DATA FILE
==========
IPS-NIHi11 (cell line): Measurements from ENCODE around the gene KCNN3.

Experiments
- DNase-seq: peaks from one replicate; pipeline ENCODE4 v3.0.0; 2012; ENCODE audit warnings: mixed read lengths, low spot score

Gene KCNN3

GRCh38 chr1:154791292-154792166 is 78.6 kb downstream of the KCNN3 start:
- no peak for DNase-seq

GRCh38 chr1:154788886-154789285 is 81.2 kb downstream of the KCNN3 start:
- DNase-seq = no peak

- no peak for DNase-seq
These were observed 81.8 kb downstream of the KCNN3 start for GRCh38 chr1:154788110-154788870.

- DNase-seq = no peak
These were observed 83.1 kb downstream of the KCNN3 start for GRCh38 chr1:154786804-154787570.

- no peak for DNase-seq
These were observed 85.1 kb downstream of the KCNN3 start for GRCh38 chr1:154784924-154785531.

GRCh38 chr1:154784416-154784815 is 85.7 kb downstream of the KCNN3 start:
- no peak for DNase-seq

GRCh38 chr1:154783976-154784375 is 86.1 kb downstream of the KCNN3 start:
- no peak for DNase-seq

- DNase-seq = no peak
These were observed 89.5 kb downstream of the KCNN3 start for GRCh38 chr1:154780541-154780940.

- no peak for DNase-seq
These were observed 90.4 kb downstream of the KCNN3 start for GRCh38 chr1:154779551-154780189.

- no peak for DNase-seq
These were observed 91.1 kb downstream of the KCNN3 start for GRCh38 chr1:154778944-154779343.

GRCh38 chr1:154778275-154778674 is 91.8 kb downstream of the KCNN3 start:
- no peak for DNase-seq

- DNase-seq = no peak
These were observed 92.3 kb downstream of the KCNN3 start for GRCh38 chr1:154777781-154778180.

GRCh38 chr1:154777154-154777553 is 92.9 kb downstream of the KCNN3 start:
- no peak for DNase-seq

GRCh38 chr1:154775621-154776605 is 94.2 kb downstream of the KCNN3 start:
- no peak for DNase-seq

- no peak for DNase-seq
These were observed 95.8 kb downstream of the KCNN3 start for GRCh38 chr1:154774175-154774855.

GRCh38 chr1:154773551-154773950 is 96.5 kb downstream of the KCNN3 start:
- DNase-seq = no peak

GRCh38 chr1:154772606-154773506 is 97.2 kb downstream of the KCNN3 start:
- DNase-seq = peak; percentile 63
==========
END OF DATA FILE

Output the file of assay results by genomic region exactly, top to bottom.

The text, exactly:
IPS-NIHi11 (cell line): Measurements from ENCODE around the gene KCNN3.

Experiments
- DNase-seq: peaks from one replicate; pipeline ENCODE4 v3.0.0; 2012; ENCODE audit warnings: mixed read lengths, low spot score

Gene KCNN3

GRCh38 chr1:154791292-154792166 is 78.6 kb downstream of the KCNN3 start:
- no peak for DNase-seq

GRCh38 chr1:154788886-154789285 is 81.2 kb downstream of the KCNN3 start:
- DNase-seq = no peak

- no peak for DNase-seq
These were observed 81.8 kb downstream of the KCNN3 start for GRCh38 chr1:154788110-154788870.

- DNase-seq = no peak
These were observed 83.1 kb downstream of the KCNN3 start for GRCh38 chr1:154786804-154787570.

- no peak for DNase-seq
These were observed 85.1 kb downstream of the KCNN3 start for GRCh38 chr1:154784924-154785531.

GRCh38 chr1:154784416-154784815 is 85.7 kb downstream of the KCNN3 start:
- no peak for DNase-seq

GRCh38 chr1:154783976-154784375 is 86.1 kb downstream of the KCNN3 start:
- no peak for DNase-seq

- DNase-seq = no peak
These were observed 89.5 kb downstream of the KCNN3 start for GRCh38 chr1:154780541-154780940.

- no peak for DNase-seq
These were observed 90.4 kb downstream of the KCNN3 start for GRCh38 chr1:154779551-154780189.

- no peak for DNase-seq
These were observed 91.1 kb downstream of the KCNN3 start for GRCh38 chr1:154778944-154779343.

GRCh38 chr1:154778275-154778674 is 91.8 kb downstream of the KCNN3 start:
- no peak for DNase-seq

- DNase-seq = no peak
These were observed 92.3 kb downstream of the KCNN3 start for GRCh38 chr1:154777781-154778180.

GRCh38 chr1:154777154-154777553 is 92.9 kb downstream of the KCNN3 start:
- no peak for DNase-seq

GRCh38 chr1:154775621-154776605 is 94.2 kb downstream of the KCNN3 start:
- no peak for DNase-seq

- no peak for DNase-seq
These were observed 95.8 kb downstream of the KCNN3 start for GRCh38 chr1:154774175-154774855.

GRCh38 chr1:154773551-154773950 is 96.5 kb downstream of the KCNN3 start:
- DNase-seq = no peak

GRCh38 chr1:154772606-154773506 is 97.2 kb downstream of the KCNN3 start:
- DNase-seq = peak; percentile 63